Herman Melville was born 200 years ago today (1st August 1819). He was an American writer.
His novel Moby-Dick (1851) is the story of Captain Ahab’s obsessive quest for revenge on Moby Dick, a gigantic white whale that bit off his leg. The novel begins:
Call me Ishmael. Some years ago—never mind how long precisely—having little or no money in my purse, and nothing particular to interest me on shore, I thought I would sail about a little and see the watery part of the world.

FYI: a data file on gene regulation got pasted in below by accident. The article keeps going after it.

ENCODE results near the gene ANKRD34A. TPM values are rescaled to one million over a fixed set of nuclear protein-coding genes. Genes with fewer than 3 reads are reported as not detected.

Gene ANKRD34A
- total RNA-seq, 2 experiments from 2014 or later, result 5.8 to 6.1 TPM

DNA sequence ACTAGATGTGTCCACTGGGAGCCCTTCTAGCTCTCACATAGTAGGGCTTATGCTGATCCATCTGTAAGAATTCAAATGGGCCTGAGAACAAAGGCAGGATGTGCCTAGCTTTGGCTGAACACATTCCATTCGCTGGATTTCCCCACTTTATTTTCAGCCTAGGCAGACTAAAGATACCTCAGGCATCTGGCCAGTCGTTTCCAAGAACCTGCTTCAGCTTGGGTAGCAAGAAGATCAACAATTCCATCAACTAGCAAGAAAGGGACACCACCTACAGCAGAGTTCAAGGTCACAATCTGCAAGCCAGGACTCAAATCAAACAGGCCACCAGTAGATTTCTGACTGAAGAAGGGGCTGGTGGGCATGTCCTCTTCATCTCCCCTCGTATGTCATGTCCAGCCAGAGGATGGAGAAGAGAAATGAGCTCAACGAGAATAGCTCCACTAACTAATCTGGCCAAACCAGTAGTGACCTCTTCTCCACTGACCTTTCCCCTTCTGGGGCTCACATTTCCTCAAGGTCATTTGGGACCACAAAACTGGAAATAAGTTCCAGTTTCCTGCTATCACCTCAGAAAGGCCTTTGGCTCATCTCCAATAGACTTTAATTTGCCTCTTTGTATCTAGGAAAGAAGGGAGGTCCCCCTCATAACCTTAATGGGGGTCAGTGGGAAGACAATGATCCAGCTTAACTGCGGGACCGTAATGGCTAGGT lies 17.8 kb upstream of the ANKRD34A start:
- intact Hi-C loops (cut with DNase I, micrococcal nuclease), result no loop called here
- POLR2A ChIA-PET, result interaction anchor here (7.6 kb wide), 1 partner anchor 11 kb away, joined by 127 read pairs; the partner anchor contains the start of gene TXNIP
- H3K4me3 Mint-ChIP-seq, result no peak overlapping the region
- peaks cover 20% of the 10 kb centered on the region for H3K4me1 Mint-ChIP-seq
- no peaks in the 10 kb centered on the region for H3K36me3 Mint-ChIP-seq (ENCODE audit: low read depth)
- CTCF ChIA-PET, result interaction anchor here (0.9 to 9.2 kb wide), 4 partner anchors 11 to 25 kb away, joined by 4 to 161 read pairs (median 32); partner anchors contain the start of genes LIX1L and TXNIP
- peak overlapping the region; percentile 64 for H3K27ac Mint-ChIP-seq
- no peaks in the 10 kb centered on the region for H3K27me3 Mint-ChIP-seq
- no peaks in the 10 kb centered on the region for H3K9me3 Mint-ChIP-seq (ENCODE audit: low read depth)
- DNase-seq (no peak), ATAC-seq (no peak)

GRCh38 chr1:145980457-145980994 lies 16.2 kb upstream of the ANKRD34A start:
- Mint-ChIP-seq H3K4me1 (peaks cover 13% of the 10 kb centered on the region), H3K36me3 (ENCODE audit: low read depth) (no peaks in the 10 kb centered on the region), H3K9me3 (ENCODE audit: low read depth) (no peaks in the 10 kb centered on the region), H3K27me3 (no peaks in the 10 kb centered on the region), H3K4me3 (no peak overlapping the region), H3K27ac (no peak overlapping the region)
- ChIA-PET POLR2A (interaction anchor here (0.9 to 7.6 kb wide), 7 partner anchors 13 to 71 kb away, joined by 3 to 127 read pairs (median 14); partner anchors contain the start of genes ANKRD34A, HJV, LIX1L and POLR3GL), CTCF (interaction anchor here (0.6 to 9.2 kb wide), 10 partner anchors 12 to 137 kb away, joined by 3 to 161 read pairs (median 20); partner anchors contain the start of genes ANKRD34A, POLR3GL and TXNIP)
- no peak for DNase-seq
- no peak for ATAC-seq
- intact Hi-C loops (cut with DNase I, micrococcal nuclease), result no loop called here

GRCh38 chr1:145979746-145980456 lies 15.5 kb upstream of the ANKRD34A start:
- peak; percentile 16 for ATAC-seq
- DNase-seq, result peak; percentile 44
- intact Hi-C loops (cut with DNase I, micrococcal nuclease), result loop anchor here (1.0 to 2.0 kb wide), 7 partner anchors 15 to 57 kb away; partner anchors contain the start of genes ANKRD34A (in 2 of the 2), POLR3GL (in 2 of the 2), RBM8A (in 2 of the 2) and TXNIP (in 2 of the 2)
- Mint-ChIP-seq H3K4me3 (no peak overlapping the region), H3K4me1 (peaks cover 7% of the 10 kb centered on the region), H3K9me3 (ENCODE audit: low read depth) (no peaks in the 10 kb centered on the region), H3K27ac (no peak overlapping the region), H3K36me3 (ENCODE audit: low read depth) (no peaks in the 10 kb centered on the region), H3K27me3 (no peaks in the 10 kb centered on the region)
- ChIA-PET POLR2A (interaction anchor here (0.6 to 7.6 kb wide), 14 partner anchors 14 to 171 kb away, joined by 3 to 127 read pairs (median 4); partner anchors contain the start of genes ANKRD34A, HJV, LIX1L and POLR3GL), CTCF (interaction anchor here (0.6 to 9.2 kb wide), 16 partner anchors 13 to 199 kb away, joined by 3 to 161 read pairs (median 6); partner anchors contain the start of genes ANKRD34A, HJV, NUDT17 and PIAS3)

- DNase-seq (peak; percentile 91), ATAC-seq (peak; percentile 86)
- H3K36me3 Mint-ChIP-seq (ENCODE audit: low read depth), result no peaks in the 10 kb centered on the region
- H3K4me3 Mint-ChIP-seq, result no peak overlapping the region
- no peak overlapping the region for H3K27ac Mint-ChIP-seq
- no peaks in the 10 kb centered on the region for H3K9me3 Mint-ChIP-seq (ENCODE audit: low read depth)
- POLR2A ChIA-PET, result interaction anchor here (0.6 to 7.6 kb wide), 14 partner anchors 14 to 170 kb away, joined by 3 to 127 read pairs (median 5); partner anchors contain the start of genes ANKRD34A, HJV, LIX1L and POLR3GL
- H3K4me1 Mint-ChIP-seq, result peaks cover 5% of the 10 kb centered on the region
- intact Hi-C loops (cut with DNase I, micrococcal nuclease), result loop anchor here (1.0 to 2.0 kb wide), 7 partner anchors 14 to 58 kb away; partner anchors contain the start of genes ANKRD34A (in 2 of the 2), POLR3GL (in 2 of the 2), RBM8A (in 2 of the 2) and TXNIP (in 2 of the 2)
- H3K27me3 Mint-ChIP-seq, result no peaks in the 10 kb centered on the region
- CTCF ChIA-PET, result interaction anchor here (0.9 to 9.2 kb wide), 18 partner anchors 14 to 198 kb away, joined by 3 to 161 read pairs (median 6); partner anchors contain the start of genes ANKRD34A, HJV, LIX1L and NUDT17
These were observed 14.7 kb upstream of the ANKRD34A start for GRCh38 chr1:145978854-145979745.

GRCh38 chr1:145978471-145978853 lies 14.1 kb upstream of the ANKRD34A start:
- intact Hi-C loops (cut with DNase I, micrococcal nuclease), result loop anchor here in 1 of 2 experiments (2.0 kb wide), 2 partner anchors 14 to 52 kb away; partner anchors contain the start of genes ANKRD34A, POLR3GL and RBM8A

In The Periodic Table, Primo Levi — scientist, poet, writer — makes chemistry a metaphor for his life. But it becomes more than that. Chemistry shapes his life, defines his life, in Auschwitz even saves his life. It becomes his living. In the end, chemistry becomes everything: life itself.
The Renaissancepolymath Leonardo da Vinci died 500 years ago today, on May 2nd, 1519. He was a painter, sculptor, draughtsman, architect, designer, engineer, inventor, writer, astronomer, musician, mathematician, cartographer, geologist, anatomist, botanist and scientist.
You can read about him at Grove Art Online. The article includes some images and links to many more.